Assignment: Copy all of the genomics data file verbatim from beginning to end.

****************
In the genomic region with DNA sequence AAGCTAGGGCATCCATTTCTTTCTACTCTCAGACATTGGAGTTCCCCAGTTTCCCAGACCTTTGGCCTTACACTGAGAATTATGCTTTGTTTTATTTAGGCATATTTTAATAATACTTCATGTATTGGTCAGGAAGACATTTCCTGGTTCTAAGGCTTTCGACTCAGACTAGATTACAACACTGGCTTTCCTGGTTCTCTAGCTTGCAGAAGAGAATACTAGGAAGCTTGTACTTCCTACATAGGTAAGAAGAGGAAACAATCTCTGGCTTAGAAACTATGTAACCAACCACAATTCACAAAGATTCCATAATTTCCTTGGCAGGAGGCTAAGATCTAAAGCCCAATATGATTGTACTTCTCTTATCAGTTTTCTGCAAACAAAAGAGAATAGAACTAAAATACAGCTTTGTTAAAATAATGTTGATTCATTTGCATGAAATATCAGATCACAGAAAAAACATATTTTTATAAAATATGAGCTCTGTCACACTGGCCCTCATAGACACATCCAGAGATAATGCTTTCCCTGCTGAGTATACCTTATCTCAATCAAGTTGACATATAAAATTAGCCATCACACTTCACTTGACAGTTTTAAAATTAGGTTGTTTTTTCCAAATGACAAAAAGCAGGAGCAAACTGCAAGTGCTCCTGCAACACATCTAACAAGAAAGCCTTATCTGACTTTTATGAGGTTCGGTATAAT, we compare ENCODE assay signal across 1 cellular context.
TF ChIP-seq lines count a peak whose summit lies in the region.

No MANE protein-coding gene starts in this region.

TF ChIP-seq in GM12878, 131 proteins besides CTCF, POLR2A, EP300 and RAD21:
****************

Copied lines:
In the genomic region with DNA sequence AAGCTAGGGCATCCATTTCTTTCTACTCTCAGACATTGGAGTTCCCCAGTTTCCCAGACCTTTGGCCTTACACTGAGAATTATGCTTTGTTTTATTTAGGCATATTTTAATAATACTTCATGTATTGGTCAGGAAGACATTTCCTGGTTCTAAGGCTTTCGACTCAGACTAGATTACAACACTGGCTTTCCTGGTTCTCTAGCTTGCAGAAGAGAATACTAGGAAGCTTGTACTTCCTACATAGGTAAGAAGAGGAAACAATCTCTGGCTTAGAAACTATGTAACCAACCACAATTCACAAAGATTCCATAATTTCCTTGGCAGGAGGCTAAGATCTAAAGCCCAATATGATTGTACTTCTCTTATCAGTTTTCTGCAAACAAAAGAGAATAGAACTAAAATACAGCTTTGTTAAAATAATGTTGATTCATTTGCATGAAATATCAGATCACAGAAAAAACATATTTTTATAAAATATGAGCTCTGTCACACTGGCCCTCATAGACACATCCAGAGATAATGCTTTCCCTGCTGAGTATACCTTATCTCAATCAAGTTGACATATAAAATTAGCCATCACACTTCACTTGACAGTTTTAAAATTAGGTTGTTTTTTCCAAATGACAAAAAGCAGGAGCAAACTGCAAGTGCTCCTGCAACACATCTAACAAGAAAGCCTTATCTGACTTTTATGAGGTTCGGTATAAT, we compare ENCODE assay signal across 1 cellular context.
TF ChIP-seq lines count a peak whose summit lies in the region.

No MANE protein-coding gene starts in this region.

TF ChIP-seq in GM12878, 131 proteins besides CTCF, POLR2A, EP300 and RAD21: